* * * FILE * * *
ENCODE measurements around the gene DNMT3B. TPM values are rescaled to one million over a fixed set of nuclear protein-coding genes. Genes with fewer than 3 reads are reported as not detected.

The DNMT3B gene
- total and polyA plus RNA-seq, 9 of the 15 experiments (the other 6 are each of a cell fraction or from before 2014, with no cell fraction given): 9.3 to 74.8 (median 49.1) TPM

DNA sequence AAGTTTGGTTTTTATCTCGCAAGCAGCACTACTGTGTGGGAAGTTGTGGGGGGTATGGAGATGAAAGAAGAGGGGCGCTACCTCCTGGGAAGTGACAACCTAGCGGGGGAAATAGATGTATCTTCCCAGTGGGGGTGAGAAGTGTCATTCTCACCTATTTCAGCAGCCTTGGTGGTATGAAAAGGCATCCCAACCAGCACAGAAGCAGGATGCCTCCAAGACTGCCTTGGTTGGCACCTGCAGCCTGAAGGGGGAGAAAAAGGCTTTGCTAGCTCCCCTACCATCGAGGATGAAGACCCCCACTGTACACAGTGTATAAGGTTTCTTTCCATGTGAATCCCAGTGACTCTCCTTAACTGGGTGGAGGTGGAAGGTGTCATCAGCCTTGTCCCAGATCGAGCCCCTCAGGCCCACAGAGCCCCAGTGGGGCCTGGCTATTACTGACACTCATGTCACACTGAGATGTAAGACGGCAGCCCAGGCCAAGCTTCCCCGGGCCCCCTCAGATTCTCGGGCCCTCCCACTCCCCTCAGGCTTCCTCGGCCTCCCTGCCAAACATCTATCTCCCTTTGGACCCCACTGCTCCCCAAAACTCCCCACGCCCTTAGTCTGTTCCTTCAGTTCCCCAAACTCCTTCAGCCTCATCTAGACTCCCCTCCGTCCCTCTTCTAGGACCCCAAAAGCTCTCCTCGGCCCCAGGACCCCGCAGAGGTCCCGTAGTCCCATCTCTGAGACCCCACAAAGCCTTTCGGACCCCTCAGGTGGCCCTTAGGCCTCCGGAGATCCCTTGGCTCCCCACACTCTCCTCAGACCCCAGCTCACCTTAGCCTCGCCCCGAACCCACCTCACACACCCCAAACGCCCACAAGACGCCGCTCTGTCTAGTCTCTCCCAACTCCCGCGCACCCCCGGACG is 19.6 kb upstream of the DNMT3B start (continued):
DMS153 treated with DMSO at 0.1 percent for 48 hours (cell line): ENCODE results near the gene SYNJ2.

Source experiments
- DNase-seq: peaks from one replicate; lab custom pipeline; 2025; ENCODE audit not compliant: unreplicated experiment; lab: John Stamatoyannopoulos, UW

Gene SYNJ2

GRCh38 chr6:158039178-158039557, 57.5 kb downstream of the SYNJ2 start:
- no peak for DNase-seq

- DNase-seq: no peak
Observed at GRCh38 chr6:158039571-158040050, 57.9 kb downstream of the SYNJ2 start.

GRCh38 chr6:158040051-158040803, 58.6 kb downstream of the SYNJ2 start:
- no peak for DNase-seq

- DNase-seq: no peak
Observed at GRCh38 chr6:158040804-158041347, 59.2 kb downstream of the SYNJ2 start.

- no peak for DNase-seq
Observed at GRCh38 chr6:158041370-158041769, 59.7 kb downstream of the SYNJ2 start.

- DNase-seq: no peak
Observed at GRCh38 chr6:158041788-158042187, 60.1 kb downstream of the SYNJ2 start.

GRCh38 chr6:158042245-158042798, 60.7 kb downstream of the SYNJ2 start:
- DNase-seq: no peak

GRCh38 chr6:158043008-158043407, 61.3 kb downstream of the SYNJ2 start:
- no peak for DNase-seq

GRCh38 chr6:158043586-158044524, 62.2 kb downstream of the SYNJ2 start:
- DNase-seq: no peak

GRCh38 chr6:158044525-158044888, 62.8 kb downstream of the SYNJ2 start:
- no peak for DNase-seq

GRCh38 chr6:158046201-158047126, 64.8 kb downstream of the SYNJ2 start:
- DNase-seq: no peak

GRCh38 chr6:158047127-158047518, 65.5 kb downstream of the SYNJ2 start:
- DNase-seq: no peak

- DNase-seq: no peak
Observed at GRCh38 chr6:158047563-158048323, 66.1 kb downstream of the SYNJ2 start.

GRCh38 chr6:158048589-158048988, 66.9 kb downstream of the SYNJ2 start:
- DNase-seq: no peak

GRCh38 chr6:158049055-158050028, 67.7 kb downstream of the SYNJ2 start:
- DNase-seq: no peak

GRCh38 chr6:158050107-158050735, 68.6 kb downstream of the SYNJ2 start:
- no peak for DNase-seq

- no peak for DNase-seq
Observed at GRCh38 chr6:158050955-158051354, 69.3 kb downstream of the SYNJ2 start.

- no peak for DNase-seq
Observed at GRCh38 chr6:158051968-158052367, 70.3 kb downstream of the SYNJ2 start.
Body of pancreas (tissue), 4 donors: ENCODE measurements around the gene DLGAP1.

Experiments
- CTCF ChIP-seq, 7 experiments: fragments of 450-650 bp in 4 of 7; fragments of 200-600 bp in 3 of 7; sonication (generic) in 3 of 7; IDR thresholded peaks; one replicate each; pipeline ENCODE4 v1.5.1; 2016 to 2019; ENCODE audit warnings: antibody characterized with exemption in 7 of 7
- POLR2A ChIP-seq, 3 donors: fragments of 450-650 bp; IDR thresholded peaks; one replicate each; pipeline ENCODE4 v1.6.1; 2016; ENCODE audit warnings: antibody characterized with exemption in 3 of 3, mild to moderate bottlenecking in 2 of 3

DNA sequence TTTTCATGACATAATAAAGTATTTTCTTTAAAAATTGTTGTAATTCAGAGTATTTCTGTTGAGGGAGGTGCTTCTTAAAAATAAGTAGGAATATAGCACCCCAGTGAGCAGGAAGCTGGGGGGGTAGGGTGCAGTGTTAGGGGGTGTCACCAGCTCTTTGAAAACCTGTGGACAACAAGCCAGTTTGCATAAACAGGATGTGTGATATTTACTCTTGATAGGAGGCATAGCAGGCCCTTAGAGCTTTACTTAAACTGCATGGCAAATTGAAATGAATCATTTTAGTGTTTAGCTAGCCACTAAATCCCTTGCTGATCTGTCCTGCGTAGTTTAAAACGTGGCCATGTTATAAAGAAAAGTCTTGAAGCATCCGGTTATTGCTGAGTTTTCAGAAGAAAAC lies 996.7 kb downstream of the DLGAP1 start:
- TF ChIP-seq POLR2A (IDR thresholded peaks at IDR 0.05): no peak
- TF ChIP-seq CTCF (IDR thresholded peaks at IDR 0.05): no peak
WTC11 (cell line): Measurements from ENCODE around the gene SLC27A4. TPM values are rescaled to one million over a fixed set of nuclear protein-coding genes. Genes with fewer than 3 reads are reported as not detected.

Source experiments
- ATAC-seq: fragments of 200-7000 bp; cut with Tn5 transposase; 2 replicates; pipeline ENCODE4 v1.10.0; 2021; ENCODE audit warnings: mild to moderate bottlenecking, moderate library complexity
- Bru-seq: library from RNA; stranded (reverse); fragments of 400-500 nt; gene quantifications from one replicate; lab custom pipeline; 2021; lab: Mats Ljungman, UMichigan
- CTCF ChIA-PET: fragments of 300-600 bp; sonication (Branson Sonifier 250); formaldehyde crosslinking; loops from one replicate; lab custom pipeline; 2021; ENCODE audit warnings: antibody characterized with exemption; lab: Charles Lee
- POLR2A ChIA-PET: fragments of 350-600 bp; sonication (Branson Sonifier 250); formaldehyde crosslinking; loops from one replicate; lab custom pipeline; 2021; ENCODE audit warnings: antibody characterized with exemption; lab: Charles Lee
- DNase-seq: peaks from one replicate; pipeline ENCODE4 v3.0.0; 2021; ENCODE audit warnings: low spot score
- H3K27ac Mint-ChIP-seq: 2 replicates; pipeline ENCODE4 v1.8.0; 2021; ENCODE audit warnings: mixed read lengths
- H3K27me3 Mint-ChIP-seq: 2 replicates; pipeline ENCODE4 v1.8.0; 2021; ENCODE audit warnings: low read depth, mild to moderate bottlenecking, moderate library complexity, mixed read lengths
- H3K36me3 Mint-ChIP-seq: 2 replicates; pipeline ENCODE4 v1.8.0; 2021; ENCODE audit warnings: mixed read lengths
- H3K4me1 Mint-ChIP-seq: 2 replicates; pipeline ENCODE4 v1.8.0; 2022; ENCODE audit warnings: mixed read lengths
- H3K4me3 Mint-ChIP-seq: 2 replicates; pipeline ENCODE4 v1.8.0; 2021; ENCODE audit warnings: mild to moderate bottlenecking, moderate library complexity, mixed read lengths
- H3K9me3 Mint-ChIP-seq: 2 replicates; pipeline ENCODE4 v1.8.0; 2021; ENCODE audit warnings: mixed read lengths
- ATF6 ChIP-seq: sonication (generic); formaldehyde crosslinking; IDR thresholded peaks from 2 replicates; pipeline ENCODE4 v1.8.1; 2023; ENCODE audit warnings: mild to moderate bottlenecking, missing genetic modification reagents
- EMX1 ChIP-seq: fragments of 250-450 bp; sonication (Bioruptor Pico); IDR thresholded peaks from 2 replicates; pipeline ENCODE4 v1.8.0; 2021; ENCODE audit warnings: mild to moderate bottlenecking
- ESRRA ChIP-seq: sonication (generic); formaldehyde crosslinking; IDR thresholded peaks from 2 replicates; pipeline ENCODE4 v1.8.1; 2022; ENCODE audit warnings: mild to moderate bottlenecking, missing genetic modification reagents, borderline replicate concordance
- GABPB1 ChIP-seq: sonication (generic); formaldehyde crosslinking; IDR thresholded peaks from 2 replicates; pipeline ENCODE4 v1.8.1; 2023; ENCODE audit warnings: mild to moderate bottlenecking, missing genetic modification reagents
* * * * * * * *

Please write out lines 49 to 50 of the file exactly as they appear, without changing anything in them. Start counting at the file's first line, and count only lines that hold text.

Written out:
DNA sequence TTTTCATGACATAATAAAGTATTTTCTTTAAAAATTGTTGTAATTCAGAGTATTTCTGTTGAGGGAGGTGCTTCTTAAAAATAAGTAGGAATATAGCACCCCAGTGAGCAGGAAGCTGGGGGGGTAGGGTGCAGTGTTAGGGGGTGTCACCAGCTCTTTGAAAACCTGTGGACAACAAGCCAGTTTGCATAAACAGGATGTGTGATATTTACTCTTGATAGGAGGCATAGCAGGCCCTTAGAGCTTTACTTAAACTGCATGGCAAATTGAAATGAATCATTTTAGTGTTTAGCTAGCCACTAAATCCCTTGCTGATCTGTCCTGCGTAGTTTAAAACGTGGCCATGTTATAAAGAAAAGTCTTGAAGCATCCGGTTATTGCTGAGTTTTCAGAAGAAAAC lies 996.7 kb downstream of the DLGAP1 start:
- TF ChIP-seq POLR2A (IDR thresholded peaks at IDR 0.05): no peak